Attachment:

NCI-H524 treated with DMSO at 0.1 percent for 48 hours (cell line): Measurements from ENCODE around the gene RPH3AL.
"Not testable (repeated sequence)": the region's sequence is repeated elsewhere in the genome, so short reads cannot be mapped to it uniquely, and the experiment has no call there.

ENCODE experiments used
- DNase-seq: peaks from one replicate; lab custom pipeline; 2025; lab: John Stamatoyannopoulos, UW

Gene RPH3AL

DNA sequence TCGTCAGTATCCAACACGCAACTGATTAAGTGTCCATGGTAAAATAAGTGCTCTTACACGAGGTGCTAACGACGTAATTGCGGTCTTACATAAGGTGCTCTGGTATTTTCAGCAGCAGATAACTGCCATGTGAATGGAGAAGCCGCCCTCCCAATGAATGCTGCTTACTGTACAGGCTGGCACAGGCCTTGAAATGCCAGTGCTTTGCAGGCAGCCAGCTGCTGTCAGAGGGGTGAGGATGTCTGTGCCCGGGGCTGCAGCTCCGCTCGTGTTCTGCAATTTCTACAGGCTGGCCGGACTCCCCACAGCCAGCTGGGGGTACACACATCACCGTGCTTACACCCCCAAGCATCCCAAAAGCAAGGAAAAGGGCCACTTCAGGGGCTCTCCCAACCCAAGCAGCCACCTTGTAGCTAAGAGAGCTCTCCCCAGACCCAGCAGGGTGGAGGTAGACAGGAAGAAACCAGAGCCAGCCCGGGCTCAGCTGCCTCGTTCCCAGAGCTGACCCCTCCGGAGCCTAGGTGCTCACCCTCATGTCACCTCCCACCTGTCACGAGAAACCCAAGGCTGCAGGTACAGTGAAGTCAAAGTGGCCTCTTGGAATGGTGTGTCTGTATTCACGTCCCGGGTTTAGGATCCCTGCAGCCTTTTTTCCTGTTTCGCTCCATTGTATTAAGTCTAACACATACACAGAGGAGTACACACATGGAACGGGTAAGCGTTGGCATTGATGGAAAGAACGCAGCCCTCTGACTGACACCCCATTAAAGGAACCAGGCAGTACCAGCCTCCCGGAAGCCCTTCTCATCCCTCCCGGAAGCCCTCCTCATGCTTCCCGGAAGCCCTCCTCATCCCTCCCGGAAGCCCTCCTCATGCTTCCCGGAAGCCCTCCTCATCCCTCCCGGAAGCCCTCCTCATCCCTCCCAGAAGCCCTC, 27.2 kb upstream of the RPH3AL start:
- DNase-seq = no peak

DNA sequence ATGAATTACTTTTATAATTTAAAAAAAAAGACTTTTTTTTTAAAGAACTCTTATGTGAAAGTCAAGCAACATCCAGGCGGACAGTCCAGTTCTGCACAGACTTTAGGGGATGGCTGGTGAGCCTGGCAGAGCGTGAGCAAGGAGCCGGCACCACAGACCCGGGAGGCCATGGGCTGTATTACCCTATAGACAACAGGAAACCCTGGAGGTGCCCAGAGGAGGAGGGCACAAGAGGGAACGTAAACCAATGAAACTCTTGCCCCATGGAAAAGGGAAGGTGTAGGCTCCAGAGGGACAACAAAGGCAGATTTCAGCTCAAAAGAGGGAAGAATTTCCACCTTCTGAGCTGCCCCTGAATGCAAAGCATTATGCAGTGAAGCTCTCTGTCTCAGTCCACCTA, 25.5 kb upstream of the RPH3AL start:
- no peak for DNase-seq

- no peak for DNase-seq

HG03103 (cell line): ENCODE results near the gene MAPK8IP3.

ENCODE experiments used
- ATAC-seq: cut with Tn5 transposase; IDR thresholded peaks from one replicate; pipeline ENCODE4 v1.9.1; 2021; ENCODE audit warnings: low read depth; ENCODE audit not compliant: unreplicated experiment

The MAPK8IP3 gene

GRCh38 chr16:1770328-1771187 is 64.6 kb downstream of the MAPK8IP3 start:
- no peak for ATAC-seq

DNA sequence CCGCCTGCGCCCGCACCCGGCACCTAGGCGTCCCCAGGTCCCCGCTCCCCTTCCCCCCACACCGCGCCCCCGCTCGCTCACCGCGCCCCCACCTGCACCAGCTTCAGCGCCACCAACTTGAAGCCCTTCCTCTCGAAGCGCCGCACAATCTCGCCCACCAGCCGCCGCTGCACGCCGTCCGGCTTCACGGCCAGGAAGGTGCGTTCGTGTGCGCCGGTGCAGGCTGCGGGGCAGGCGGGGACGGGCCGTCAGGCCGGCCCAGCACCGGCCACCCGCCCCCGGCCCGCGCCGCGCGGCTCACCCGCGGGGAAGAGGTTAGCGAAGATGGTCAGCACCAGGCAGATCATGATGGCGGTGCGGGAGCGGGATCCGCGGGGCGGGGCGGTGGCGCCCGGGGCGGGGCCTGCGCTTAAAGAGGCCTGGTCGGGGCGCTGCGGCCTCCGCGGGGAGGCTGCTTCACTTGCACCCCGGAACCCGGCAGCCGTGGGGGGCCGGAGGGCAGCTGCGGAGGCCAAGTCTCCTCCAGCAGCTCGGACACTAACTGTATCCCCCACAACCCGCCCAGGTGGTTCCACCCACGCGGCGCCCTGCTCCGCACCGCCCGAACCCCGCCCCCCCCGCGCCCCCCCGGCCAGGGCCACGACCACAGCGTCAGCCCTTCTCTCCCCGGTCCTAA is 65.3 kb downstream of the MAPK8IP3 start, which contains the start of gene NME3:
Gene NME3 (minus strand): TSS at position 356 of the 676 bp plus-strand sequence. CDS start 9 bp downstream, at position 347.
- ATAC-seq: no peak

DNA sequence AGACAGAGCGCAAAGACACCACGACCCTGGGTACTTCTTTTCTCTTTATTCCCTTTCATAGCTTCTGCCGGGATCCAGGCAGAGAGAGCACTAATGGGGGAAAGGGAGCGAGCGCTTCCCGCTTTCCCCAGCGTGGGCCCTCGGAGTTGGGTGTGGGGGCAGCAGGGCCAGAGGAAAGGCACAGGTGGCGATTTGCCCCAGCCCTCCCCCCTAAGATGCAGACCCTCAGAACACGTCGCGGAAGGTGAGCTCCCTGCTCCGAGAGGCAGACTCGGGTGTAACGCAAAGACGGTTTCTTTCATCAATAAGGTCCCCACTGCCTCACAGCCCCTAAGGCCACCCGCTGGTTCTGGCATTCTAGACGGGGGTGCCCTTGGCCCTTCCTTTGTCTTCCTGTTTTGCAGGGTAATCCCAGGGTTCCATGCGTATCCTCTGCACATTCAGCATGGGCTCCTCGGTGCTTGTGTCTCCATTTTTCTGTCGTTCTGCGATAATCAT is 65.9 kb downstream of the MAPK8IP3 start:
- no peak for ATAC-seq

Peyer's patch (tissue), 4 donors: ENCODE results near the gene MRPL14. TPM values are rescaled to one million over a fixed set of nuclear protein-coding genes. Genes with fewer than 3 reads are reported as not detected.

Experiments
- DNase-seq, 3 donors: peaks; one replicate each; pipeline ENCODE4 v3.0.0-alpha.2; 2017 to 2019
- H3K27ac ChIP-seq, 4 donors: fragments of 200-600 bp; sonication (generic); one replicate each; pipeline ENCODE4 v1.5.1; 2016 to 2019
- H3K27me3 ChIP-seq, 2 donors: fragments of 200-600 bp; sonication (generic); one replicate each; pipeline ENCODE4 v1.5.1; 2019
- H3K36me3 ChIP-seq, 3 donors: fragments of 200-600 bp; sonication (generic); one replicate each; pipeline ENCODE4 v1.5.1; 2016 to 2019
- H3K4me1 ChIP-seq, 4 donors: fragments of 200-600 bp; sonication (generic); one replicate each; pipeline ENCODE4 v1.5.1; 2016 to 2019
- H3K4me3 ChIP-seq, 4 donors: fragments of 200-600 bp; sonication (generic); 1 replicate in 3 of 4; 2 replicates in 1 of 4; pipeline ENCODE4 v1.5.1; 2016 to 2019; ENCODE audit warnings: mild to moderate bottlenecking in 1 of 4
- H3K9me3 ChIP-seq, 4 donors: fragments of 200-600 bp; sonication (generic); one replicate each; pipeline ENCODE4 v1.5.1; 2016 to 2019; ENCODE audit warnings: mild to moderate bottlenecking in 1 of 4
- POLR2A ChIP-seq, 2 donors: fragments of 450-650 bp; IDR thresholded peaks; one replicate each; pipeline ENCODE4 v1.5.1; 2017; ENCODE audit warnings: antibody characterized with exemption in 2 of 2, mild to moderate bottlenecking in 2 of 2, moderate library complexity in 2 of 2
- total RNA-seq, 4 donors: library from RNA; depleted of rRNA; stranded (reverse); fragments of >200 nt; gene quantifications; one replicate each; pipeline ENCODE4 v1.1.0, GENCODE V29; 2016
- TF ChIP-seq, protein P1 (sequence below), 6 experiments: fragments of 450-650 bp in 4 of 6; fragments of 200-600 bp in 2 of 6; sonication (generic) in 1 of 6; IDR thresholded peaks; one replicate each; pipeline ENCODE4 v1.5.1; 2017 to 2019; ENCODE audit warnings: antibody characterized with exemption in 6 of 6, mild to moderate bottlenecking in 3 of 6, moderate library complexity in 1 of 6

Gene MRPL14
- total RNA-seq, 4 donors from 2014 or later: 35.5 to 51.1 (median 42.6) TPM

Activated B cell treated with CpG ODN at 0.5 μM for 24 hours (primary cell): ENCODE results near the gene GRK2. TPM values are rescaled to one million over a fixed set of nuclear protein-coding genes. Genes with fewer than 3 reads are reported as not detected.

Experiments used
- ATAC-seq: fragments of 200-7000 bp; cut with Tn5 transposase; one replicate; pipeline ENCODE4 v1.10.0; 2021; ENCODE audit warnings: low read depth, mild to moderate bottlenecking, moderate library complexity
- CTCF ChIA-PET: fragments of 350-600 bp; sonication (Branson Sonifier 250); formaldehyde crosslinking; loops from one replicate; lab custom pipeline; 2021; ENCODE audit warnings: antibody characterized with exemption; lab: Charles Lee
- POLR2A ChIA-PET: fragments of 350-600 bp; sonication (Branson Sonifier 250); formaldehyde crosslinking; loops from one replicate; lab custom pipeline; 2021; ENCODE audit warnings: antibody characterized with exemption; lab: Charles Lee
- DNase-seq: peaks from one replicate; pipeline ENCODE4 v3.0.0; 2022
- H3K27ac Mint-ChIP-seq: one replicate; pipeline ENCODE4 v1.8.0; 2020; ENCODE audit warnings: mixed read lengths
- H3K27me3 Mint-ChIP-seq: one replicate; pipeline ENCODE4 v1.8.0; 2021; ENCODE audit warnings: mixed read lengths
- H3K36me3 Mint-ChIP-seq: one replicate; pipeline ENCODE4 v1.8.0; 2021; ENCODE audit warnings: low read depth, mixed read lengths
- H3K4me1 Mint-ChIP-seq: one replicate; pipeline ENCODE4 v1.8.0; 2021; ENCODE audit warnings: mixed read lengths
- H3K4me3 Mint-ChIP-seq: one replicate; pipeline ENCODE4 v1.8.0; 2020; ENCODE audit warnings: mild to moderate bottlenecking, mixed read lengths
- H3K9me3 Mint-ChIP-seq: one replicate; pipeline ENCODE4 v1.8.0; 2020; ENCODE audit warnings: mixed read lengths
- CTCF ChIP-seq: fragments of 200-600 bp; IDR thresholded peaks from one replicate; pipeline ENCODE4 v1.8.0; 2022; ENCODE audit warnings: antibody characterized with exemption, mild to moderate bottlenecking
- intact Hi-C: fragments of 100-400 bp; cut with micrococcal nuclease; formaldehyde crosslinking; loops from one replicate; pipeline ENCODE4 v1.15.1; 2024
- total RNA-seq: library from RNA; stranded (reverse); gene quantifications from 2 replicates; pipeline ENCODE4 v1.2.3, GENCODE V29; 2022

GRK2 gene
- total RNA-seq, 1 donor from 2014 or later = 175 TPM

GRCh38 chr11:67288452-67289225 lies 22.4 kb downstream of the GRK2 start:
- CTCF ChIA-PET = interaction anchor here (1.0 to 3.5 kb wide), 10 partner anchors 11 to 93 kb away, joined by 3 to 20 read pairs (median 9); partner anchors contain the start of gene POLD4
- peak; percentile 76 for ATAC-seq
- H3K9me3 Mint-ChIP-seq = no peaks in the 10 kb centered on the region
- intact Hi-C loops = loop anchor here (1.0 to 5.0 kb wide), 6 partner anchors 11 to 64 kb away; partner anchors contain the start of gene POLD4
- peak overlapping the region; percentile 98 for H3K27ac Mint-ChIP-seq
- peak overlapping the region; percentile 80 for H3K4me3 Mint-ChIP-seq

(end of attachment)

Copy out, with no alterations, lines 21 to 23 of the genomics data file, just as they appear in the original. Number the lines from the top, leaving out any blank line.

- no peak for ATAC-seq

Peyer's patch (tissue), 4 donors: ENCODE results near the gene MRPL14. TPM values are rescaled to one million over a fixed set of nuclear protein-coding genes. Genes with fewer than 3 reads are reported as not detected.

Experiments